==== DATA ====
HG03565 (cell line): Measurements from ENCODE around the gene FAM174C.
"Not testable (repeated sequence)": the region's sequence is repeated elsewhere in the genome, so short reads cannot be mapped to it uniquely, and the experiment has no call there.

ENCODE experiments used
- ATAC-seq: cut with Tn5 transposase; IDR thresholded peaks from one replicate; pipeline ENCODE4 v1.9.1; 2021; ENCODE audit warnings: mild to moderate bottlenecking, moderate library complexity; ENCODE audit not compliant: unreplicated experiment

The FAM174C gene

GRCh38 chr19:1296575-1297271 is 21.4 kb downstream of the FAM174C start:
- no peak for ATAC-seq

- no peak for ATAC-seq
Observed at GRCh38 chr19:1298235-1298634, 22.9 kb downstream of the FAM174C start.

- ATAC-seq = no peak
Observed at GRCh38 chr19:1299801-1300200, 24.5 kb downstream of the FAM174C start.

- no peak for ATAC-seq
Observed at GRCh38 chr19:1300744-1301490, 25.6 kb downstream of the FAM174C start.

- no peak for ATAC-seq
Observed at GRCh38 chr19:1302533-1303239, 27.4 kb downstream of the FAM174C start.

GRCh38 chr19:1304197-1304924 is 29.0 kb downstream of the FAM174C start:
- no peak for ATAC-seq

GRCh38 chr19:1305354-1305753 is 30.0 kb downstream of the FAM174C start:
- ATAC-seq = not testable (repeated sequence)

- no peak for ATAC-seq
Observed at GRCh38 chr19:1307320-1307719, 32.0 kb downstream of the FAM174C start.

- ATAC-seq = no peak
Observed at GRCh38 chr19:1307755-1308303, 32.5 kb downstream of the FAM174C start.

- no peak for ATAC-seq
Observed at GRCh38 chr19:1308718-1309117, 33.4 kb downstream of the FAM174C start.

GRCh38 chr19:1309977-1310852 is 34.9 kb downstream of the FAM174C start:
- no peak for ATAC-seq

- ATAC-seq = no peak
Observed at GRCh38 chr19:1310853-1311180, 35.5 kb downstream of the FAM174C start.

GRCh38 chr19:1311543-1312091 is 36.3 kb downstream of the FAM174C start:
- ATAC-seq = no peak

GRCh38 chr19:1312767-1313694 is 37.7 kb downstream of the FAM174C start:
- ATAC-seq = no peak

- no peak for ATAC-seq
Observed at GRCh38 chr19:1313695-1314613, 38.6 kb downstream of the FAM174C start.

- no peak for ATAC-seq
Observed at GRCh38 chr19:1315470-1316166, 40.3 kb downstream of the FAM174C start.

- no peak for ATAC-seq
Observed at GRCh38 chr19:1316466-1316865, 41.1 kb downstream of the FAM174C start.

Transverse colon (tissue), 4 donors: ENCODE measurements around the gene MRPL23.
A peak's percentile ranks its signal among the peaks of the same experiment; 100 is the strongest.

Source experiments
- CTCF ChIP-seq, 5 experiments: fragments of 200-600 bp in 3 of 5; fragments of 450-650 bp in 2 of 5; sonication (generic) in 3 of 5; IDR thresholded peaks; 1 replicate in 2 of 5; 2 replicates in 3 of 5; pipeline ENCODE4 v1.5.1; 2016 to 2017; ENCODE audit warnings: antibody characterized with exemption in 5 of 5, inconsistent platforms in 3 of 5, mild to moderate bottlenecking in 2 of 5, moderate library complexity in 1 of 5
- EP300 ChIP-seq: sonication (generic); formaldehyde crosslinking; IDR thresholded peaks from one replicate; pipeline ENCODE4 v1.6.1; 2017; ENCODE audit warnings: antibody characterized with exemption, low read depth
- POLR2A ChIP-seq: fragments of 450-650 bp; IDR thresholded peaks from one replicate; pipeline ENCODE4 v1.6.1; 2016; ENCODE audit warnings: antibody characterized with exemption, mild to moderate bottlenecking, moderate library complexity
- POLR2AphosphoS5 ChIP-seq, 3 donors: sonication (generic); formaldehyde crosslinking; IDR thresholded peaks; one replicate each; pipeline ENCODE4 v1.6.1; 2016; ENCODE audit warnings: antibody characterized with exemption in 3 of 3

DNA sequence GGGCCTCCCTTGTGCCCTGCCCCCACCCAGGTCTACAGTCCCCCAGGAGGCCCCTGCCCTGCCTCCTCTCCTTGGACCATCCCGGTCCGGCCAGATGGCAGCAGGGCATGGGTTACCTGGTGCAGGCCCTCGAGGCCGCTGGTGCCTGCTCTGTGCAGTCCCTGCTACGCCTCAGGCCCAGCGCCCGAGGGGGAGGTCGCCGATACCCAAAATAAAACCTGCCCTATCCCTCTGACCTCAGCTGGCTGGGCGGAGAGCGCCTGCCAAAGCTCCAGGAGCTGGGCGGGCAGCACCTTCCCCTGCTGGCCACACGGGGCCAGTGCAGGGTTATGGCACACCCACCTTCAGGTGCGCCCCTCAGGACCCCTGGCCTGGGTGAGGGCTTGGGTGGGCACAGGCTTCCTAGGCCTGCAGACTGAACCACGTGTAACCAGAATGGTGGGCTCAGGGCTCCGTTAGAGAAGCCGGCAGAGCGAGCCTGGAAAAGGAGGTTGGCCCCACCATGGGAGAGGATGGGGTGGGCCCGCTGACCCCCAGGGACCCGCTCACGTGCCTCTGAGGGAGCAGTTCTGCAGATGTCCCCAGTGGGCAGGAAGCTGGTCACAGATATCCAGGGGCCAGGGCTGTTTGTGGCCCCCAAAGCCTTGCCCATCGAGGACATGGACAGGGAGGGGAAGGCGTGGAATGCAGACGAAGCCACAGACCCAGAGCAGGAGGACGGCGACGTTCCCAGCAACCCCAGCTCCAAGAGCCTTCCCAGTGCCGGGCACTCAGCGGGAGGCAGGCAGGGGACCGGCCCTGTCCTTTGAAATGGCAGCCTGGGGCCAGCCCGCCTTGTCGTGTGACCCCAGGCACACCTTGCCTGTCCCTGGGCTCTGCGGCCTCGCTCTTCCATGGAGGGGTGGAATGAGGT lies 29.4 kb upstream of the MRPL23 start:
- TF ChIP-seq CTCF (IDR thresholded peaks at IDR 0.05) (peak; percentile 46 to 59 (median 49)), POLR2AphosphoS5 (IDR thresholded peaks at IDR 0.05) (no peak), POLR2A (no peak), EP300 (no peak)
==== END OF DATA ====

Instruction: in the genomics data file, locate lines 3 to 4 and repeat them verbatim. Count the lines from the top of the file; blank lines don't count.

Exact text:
ENCODE experiments used
- ATAC-seq: cut with Tn5 transposase; IDR thresholded peaks from one replicate; pipeline ENCODE4 v1.9.1; 2021; ENCODE audit warnings: mild to moderate bottlenecking, moderate library complexity; ENCODE audit not compliant: unreplicated experiment